logo
g Text Version
Beauty & Self
Books & Music
Career
Computers
Education
Family
Food & Wine
Health & Fitness
Hobbies & Crafts
Home & Garden
Money
News & Politics
Relationships
Religion & Spirituality
Sports
Travel & Culture
TV & Movies

dailyclick
Bored? Games!
Nutrition
Postcards
Take a Quiz
Rate My Photo

new
European Travel
Action Movies
Bible Basics
Houseplants
Romance Movies
Creativity
Family Travel


dailyclick
All times in EST

Full Schedule
g
g Art Appreciation Site

BellaOnline's Art Appreciation Editor

g

Venetian Carnival Masks as Art


The annual Venetian Carnival or 'mardi gras' begins two weeks before Ash Wednesday. I will discuss the history 'behind' the illustrious masks worn by partygoers in Venice.

Oscar Wilde said, "Man is least himself when he talks in his own person. Give him a mask and he will tell you the truth."

The word "Carnevale" is Italian for "Carnival" and was first noted in writings from 1092, in celebration of the victory of Doge Vitale Michieli II over Ulrich I of Treven. The festivities would become an annual event until they were halted by Napoleon Bonaparte, who passed a peace treaty in 1797; thereby Venice became Austrian.

Then during the 1860s, Venice became part of the new Kingdom of Italy, as it remains to this day. In 1979, Venetian Carnival would begin again as a means to boost tourism.

The wearing of masks during carnival in Venice began in the 13th century. However, the documented act of "masked men throwing scented eggs at ladies" was prohibited by the council (Venetian Laws: May, 1268).

Today, the number of mask shops outnumbers all other shops, except restaurants (ristorante). The parade of revelers for Venetian Carnival can generally be seen in St. Mark’s Square.

Revelers (then and now) may wear the simple plain white volto mask or one more elaborately handmade (possibly of paper mache), hand painted, perhaps even embellished with Swarovski crystals.

Originally only in white, the mask was worn with a black cape of silk, a cloak (tabarro) or mantle, and a three cornered (tricorne) hat.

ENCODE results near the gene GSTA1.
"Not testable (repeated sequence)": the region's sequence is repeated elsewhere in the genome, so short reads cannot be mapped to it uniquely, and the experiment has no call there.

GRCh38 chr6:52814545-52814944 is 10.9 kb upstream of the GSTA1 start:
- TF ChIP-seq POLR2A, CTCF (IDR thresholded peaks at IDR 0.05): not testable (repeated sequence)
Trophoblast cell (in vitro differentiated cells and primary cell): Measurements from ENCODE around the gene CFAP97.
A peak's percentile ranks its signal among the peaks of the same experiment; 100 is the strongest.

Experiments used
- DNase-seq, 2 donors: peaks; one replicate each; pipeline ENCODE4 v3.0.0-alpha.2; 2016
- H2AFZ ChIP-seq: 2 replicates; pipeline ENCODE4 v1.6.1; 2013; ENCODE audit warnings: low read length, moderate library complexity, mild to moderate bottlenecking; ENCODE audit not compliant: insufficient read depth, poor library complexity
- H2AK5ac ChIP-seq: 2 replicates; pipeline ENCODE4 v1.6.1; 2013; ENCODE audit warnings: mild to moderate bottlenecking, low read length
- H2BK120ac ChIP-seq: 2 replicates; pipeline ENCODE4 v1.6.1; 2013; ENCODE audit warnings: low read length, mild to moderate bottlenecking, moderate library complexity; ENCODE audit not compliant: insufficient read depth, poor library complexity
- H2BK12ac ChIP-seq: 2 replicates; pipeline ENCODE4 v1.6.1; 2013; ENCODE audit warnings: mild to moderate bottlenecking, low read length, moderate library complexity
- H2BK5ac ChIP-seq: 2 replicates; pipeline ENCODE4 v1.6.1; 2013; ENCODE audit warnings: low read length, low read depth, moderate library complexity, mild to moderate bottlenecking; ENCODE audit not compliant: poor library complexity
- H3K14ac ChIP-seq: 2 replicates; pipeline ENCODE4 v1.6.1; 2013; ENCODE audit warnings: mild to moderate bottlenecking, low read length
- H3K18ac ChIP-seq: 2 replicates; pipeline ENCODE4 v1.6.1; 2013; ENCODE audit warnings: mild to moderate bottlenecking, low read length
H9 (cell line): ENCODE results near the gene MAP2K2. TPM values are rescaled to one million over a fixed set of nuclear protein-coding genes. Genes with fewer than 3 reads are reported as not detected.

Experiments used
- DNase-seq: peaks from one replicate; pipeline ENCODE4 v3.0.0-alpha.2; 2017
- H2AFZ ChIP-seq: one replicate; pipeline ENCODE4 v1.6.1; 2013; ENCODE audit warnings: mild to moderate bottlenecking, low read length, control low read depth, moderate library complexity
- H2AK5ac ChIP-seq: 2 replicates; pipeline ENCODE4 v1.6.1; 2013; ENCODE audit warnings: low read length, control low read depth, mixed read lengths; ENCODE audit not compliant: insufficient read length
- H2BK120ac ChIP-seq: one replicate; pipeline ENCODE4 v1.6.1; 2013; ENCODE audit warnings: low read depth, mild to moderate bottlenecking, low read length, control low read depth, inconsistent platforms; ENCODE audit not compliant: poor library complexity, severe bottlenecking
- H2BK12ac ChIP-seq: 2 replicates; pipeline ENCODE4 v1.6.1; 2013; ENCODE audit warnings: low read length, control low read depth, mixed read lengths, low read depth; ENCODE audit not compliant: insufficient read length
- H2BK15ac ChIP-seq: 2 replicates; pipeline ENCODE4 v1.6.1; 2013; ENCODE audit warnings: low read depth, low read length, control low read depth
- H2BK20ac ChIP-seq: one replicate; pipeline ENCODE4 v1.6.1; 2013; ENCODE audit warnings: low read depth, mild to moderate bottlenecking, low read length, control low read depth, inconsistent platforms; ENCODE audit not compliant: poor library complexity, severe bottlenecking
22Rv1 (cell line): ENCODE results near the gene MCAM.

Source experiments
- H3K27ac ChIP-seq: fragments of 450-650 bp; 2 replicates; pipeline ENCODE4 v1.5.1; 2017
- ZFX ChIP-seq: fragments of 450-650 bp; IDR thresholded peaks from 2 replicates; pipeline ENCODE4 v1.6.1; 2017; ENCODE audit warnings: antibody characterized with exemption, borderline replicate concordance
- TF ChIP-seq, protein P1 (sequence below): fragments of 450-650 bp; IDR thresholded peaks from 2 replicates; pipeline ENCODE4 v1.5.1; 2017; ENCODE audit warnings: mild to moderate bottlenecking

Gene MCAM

Historically, the basic premise of wearing a mask was to conceal one’s identity (allowing for indiscretions). This was also an essential accessory for women all year long when attending the theater.

The Venetian mask is meant to cover the face, yet allowing the wearer to indulge in eating and drinking. The Bauta mask is the traditional mask, and the origins of the word may come from the German "behüten" which means "to protect." Also, the Italian word for "monster" is "bau" or "babau."

Venetian Carnival 2014 runs February 22 – March 4 and includes a "Zombie Walk" from the Zattere (a waterfront promenade) to the Pescheria (Rialto fish market), near the Rialto Bridge, for an evening party.

You can own a photographic print of Sergio Pitamitz's "People in Masks and Costume, Venice Carnival,Venice, Italy" available here from Allposters.com.
People in Masks and Costume, Venice Carnival, Venice, Veneto, Italy



People in Masks...

Sergio Pitamitz

Buy This at Allposters.com



You've heard about it, now you can own your own Kindle Wireless Reading Device. Available here from Amazon.com.

Add Venetian+Carnival+Masks+as+Art to Twitter Add Venetian+Carnival+Masks+as+Art to Facebook Add Venetian+Carnival+Masks+as+Art to MySpace Add Venetian+Carnival+Masks+as+Art to Del.icio.us Digg Venetian+Carnival+Masks+as+Art Add Venetian+Carnival+Masks+as+Art to Yahoo My Web Add Venetian+Carnival+Masks+as+Art to Google Bookmarks Add Venetian+Carnival+Masks+as+Art to Stumbleupon Add Venetian+Carnival+Masks+as+Art to Reddit




RSS | Related Articles | Editor's Picks Articles | Top Ten Articles | Previous Features | Site Map


For FREE email updates, subscribe to the Art Appreciation Newsletter


Past Issues


print
Printer Friendly
bookmark
Bookmark
tell friend
Tell a Friend
forum
Forum
email
Email Editor


Content copyright © 2014 by Camille Gizzarelli. All rights reserved.
This content was written by Camille Gizzarelli. If you wish to use this content in any manner, you need written permission. Contact Camille Gizzarelli for details.

g


g features
Hokusai - 36 Views of Mt Fuji – Asian Art

Pollock & Fractals - Art or Science ?

Goldfinch Painting & Book - Masterpieces?

Archives | Site Map

forum
Forum
email
Contact

Past Issues
memberscenter


vote
Poetry
Daily
Weekly
Monthly
Less than Monthly



BellaOnline on Facebook
g


| About BellaOnline | Privacy Policy | Advertising | Become an Editor |
Website copyright © 2014 Minerva WebWorks LLC. All rights reserved.


BellaOnline Editor